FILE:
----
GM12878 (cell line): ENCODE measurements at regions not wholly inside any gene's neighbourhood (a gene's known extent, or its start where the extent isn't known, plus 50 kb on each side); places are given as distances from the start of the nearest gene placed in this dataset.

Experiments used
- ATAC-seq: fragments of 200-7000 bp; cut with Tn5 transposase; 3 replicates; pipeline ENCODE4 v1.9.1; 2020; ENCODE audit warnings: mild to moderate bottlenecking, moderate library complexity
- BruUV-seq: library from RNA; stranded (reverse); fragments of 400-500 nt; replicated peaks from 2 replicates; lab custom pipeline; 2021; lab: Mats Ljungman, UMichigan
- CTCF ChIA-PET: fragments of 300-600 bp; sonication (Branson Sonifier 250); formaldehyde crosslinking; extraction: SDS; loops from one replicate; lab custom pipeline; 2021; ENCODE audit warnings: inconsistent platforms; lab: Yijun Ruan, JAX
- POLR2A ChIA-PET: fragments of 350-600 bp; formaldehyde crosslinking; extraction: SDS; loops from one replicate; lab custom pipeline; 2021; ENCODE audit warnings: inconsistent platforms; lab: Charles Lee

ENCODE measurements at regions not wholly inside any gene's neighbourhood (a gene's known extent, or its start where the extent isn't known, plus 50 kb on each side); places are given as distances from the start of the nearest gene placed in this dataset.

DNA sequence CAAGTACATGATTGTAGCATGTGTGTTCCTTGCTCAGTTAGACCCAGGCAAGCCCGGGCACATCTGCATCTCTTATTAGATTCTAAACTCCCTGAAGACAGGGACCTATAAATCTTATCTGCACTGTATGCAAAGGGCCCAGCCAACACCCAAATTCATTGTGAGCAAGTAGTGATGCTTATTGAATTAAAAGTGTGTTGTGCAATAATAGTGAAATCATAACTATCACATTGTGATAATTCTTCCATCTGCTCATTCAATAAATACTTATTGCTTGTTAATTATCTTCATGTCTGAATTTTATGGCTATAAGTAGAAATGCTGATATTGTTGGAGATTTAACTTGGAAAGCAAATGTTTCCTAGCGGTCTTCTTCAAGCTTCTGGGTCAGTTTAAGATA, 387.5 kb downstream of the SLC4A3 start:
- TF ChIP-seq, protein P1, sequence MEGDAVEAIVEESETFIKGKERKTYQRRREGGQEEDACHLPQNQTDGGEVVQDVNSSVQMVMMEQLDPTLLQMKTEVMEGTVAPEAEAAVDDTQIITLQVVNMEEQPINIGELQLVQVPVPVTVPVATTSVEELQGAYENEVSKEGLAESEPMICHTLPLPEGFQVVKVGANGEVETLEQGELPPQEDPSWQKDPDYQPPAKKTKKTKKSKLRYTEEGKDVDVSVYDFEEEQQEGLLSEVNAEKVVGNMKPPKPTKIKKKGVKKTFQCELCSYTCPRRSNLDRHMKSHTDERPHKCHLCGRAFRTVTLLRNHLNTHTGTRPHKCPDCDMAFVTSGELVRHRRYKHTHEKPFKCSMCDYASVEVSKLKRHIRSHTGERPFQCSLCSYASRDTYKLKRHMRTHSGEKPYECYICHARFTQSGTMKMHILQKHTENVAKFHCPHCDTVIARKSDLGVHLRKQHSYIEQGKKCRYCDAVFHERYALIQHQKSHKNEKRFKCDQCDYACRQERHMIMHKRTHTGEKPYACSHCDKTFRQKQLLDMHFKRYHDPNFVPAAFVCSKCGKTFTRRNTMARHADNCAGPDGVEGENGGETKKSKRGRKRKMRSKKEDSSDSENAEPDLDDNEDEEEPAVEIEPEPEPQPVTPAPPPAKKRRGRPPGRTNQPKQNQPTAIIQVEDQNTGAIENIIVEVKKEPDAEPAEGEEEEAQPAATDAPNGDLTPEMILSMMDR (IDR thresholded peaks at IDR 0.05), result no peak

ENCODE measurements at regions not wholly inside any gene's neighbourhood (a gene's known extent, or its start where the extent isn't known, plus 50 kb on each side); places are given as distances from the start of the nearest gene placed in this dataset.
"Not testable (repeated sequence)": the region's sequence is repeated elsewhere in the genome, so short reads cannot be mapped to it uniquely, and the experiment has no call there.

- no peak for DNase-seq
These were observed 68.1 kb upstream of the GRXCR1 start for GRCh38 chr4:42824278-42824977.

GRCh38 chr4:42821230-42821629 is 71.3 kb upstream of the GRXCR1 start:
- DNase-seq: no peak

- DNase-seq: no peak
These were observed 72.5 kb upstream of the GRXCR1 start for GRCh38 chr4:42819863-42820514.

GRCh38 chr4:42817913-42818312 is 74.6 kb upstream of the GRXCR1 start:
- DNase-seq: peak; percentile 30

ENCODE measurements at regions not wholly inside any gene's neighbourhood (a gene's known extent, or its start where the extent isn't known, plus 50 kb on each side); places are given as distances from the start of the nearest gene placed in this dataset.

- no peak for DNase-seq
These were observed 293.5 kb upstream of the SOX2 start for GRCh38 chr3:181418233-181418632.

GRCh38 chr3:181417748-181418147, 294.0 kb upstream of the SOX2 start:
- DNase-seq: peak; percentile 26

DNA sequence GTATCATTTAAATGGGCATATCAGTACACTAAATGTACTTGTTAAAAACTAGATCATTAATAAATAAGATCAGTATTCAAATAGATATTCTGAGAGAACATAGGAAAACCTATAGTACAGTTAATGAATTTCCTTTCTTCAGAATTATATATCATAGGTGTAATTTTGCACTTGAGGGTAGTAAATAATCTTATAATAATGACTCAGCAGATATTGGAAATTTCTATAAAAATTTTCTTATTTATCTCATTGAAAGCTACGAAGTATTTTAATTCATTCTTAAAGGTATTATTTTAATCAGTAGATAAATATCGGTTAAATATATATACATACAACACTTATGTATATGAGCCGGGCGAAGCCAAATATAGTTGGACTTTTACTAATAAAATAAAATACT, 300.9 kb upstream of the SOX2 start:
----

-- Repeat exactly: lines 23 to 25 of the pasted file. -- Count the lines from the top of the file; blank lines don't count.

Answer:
GRCh38 chr3:181417748-181418147, 294.0 kb upstream of the SOX2 start:
- DNase-seq: peak; percentile 26

DNA sequence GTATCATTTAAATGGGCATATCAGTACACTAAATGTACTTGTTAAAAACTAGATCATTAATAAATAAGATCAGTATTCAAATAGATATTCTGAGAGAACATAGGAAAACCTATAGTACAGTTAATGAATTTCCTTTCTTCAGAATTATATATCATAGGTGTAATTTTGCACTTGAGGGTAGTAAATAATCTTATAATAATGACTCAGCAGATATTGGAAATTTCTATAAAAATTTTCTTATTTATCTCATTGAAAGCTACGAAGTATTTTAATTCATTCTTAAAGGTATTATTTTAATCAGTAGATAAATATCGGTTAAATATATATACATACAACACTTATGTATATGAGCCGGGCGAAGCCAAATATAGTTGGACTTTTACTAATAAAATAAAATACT, 300.9 kb upstream of the SOX2 start: